# The Mandelbrot Set as seen on the Complex Plane

I nearly forgot to post before bed T_T

I made this for a school project, but now that it is graded and fully optimized, I want to post it here ^..^

This uses a quite inefficient method for rendering the Mandelbrot set, in Python Turtle. It almost works like a printer. It took me eight days from when I started to complete the very first version, and then took me until yesterday to fully optimize it (It used to take an hour and a half to finish running T^T). It took my teacher's old iPad **4 minutes** to render it in its current state!

Please enjoy .^ ^.

EDIT: Wow, this is on the hot tab. Everyone, thanks. ^ ^"

Not bad. It's very satisfying to be honest. XD

I can tell that you are rendering on the complex plane and that you are using z=z^2+c and iterating n times until z is greater than index n of the MAG list and using setting the color to color n from the COLOR list, but do you by any chance know how the fractal itself works? I'm guessing it has something to do with the exponentiation of complex numbers, but I'm not completely sure. Also, I had no idea that Python could handle complex numbers! I know JavaScript can't without an external library (if you try to find the square root of -1, it returns "NaN"). By the way, this would also be great for the "learn" section if you know how the fractal itself works.

Think of it this way: Each and every point on the complex plane has an individual, unique Julia Set, right? Well, those Julia Sets are like a bunch of mirrors: Reflections, of reflections, of reflections, etcetera etcetera.

(Sorry, I am not good with words _ _ This is difficult to explain)

Although before I go on, I must ask, what do you mean by "works?" Do you mean, why does it have such complicated patterns despite only changing the initial value by such minuscule amounts? Or, do you mean, why does it form any pattern at all?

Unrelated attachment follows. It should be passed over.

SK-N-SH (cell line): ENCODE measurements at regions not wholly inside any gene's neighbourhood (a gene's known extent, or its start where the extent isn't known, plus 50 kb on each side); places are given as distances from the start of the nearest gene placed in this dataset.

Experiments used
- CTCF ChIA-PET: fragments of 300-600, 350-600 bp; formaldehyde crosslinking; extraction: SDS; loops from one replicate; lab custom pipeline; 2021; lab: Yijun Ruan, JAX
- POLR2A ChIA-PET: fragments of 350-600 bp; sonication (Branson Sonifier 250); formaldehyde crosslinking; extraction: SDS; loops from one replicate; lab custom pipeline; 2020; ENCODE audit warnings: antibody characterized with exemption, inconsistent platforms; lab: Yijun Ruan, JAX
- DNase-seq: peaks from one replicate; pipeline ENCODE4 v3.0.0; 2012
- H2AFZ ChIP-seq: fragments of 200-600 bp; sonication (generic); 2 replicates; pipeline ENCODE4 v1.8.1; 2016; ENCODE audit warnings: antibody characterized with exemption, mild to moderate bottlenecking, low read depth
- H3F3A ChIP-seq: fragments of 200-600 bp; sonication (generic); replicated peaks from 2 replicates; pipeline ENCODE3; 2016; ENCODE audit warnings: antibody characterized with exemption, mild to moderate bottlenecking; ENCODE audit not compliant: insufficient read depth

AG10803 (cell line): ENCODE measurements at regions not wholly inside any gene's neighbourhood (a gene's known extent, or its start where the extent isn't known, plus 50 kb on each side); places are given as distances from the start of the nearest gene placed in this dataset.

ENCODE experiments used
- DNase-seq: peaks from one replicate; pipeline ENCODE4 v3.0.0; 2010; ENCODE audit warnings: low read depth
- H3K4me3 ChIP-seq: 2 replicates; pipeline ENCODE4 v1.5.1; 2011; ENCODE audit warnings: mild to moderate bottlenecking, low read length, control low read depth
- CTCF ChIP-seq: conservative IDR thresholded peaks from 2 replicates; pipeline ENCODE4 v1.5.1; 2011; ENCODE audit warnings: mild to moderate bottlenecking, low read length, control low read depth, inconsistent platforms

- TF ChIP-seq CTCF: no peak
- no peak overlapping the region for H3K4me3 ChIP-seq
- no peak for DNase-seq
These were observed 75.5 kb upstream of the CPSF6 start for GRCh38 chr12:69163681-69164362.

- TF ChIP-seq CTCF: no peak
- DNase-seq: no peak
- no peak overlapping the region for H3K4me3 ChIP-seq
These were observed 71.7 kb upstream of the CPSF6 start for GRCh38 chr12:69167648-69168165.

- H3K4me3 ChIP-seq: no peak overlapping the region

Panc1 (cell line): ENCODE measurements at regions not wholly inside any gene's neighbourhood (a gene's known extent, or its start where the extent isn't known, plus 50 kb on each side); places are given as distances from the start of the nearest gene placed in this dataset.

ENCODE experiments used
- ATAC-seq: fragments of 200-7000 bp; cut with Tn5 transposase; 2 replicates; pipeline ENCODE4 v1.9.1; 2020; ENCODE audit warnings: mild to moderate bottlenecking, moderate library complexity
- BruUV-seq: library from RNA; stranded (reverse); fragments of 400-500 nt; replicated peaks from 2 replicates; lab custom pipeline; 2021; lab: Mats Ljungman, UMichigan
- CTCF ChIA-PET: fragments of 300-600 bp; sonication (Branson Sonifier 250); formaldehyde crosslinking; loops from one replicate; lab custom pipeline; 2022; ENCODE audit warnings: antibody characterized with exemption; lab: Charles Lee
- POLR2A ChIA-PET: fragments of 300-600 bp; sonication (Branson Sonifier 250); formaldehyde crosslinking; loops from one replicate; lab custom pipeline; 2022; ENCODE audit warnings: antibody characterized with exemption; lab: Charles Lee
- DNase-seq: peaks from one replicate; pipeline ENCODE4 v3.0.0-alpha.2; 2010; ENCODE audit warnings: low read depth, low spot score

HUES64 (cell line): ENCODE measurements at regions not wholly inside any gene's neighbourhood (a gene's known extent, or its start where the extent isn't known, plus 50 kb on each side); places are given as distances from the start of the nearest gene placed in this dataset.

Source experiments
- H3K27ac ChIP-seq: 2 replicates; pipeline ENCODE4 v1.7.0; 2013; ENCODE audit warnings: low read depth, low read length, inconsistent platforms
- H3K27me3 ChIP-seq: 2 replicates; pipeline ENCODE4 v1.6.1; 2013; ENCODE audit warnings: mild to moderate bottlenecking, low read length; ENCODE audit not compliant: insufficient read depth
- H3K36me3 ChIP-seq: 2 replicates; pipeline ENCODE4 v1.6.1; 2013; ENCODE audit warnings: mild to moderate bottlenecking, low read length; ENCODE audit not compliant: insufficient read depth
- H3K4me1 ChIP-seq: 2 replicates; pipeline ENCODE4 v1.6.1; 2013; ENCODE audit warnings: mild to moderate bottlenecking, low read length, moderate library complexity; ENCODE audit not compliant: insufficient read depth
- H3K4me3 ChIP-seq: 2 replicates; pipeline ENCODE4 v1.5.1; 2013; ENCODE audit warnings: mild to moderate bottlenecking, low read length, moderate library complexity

Unfortunately, that is pretty much one of the only things I do not fully understand about the Mandelbrot Set. Although, now that you've mentioned it, I am pretty sure it has something to do with Complex Exponentation (or something equivalent).

Really sorry, but I do not know the exact answer to this..

`i^(a+bi)=(cos(a*pi/2)+i*sin(a*pi/2))(cos(b*i*pi/2)+i*sin(b*i*pi/2))`

. Also, `x^(a+bi)=x^a(cos(b*ln(x))+i*sin(b*ln(x)))`

. I also have a formula for any logarithm if that may help, but it is VERY long.If you don't mind, I'd love to see the formula for any log! Only if it is not too much of a burden, though.

`log_(a+bi)(c+di)=((log(c^2+d^2))/2+(i*arccos(c/(10^(log(c^2+d^2)/2)))/ln(10)))/((log(a^2+b^2))/2+(i*arccos(a/(10^(log(a^2+b^2)/2)))/ln(10)))`

I said it was long... By the way, `log_(a+bi)(c+di)`

means the log, base `a+bi`

of `c+di`

.Thank you! ^__ ^*

wow, this is very amazing and satisfying! To be honest, I could watch this all day on repeat.

(If you can, do not feel pressured [> _ < "])

Homework right now but in an hour or so...

I'll comment it

Wow! You are very talented!

omg

This is a cool program, could you explain how it works? I'm familiar with the equation f(z) = z^2 + c or something like that, but I'm not sure I quite understand what's happening in this program.

Since you already know the equation, I assume you know about complex numbers and the complex plane.

The program sets the turtle to the top left of what is, in terms of the complex plane, a 2 by 4 section around (0, 0i). Then, it moves the turtle horizontally to the other side of the plane, and does that over and over again, moving it down a row every time.

For every point, it iterates the equation until it finds that the iteration number's corresponding index in the MAG list is less than the absolute value of z. Once it finds that, it breaks out of the loop. This saves a massive amount of time, as before it was finding the optimal color, but still kept checking for a better one. Also, since the majority of the points it will check will be identified quickly (since they escape to infinity much faster), this cuts even more time off of the total render time.

If you have any further questions, please do let me know; I'd be delighted to help out.

Please pardon any bad grammar.. Σ( > _ < ; )